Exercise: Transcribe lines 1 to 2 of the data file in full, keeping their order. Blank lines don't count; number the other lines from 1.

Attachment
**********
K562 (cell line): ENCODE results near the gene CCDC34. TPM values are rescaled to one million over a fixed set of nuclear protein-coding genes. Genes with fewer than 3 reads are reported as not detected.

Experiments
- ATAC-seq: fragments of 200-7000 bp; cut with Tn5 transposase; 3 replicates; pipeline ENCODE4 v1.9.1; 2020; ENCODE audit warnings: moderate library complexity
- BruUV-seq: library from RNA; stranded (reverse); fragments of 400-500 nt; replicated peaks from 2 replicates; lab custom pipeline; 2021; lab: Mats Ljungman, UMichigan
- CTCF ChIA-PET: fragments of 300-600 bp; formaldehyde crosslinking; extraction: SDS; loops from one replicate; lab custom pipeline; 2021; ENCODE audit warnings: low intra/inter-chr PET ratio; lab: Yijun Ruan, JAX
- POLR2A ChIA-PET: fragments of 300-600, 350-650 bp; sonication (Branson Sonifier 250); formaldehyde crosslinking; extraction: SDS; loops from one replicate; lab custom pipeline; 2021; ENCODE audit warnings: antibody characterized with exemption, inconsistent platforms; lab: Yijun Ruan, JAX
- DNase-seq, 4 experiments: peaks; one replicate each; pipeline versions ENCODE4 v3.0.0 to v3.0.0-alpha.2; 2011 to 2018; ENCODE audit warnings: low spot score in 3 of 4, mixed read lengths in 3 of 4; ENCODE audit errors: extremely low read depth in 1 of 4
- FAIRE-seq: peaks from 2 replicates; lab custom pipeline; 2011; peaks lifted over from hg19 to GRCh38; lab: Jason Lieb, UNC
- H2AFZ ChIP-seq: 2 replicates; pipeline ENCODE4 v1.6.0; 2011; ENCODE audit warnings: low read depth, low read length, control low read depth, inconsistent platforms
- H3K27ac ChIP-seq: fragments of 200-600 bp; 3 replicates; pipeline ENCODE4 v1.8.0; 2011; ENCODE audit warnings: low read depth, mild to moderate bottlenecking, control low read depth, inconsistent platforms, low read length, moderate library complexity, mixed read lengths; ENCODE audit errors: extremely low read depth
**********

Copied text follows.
K562 (cell line): ENCODE results near the gene CCDC34. TPM values are rescaled to one million over a fixed set of nuclear protein-coding genes. Genes with fewer than 3 reads are reported as not detected.

Experiments